Maria Luciana Axente: And at some point, I had the opportunity to focus from the wide range of emerging technology, which was the case before that, into something a bit more specialized, which is the AI. And it was a match made in heaven because, when we started exploring PwC with other lenses, then technology, we realized how important it is to understand the whole context where this novel technology is being developed and used and how important to understand the consideration that needs to be part of the design much beyond the traditional boundaries of experience design and back into how businesses or the context will change as a result of using a tool that has its own agency or now plays very differently from all previous technology.

Maria Luciana Axente: So, for the last four years, I've been part of the AI Center of Excellence. That's been a fascinating journey because I was there from the beginning, so I helped set it up, put the strategy together. It was very much like a new venture that we develop. And gradually, based on my previous experience and my education, I started exploring the ethical layer and what are the key moral consideration we need to consider, what does it mean from a business perspective? And if we have this vision of a good life with AI, then how do we make it happen? What needs to be in place? What needs to be changed? And that's why we came up with this concept of responsible AI that allows us to be able to create a vision of a good life with AI, but also create what is needed to achieve that vision and be very practical because, ultimately, we are a for-profit company that needs to demonstrate value-added from what we create. So, we can't afford just to vision about emerging technology. We need to be able to deliver it in a way that is sustainable.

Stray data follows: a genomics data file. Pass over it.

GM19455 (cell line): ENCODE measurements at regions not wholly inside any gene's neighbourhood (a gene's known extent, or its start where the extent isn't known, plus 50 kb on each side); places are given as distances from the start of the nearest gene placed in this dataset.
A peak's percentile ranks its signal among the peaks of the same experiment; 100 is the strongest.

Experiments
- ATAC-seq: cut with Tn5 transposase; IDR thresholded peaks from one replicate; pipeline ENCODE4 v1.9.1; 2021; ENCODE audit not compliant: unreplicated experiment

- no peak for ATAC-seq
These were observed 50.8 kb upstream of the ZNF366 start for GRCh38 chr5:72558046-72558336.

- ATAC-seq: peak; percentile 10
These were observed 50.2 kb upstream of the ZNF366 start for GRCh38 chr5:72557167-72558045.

Defining Responsible AI

Adel Nehme: That's great and I'm excited to unpack all of that with you. So, I want to first start off by asking how you would define responsible AI. Over the past decade, a lot of the discussion on AI risk has fallen under the umbrella term of AI ethics and over the past few years, we've seen the gradual rise of responsible AI. I'd love if you can define responsible AI specifically in how it intersects and doesn't with AI ethics.

Maria Luciana Axente: I think that's an excellent question. And I think I'm very grateful that you have asked it because I think we need to start framing those concepts and understand how they overlap. If there's ever overlap, what's the relationship between them so that we have that clarity? We know like always, if you don't frame a new concept well enough, then you will struggle to make it happen. You will struggle to get it off the ground. So, this is quite, I would say personal to us and to myself, is leading responsibly. I work for PwC UK, so we define the two terms in the following manner. To say that the ethics of AI is a new apply ethic discipline that is in the process of being developed. So, we might say, it's a branch of digital ethics or data ethics or is information philosophy in general, but it's definitely a new branch of applied ethics that is concerned with studying the moral implications of the technology we label AI.